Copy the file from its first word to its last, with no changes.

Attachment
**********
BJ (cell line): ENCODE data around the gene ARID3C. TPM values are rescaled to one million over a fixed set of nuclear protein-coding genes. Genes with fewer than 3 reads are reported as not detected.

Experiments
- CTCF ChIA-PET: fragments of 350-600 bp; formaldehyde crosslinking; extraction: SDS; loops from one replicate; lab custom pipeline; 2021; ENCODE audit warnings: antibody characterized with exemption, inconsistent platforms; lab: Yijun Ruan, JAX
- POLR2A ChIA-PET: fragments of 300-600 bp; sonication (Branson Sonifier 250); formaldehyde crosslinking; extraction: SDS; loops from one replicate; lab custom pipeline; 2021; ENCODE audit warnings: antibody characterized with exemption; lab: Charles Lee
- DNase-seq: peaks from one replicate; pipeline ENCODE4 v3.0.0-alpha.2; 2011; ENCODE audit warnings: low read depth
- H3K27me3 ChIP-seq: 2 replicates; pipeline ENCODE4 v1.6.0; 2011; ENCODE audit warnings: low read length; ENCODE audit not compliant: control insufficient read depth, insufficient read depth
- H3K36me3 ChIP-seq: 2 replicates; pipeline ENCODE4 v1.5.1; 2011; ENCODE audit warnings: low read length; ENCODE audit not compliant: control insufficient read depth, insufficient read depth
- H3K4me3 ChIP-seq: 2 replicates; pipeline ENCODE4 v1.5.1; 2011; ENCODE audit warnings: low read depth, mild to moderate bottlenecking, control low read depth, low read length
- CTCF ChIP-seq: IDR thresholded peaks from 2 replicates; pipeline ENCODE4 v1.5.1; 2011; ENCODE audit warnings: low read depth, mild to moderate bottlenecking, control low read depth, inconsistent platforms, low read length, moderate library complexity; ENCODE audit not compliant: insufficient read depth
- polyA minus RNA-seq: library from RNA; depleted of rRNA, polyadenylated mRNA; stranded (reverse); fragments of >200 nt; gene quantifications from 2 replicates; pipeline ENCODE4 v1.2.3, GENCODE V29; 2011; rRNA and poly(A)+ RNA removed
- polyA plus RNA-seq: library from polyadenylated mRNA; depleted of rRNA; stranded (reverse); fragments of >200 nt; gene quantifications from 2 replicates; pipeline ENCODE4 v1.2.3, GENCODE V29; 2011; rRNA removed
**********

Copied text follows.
BJ (cell line): ENCODE data around the gene ARID3C. TPM values are rescaled to one million over a fixed set of nuclear protein-coding genes. Genes with fewer than 3 reads are reported as not detected.

Experiments
- CTCF ChIA-PET: fragments of 350-600 bp; formaldehyde crosslinking; extraction: SDS; loops from one replicate; lab custom pipeline; 2021; ENCODE audit warnings: antibody characterized with exemption, inconsistent platforms; lab: Yijun Ruan, JAX
- POLR2A ChIA-PET: fragments of 300-600 bp; sonication (Branson Sonifier 250); formaldehyde crosslinking; extraction: SDS; loops from one replicate; lab custom pipeline; 2021; ENCODE audit warnings: antibody characterized with exemption; lab: Charles Lee
- DNase-seq: peaks from one replicate; pipeline ENCODE4 v3.0.0-alpha.2; 2011; ENCODE audit warnings: low read depth
- H3K27me3 ChIP-seq: 2 replicates; pipeline ENCODE4 v1.6.0; 2011; ENCODE audit warnings: low read length; ENCODE audit not compliant: control insufficient read depth, insufficient read depth
- H3K36me3 ChIP-seq: 2 replicates; pipeline ENCODE4 v1.5.1; 2011; ENCODE audit warnings: low read length; ENCODE audit not compliant: control insufficient read depth, insufficient read depth
- H3K4me3 ChIP-seq: 2 replicates; pipeline ENCODE4 v1.5.1; 2011; ENCODE audit warnings: low read depth, mild to moderate bottlenecking, control low read depth, low read length
- CTCF ChIP-seq: IDR thresholded peaks from 2 replicates; pipeline ENCODE4 v1.5.1; 2011; ENCODE audit warnings: low read depth, mild to moderate bottlenecking, control low read depth, inconsistent platforms, low read length, moderate library complexity; ENCODE audit not compliant: insufficient read depth
- polyA minus RNA-seq: library from RNA; depleted of rRNA, polyadenylated mRNA; stranded (reverse); fragments of >200 nt; gene quantifications from 2 replicates; pipeline ENCODE4 v1.2.3, GENCODE V29; 2011; rRNA and poly(A)+ RNA removed
- polyA plus RNA-seq: library from polyadenylated mRNA; depleted of rRNA; stranded (reverse); fragments of >200 nt; gene quantifications from 2 replicates; pipeline ENCODE4 v1.2.3, GENCODE V29; 2011; rRNA removed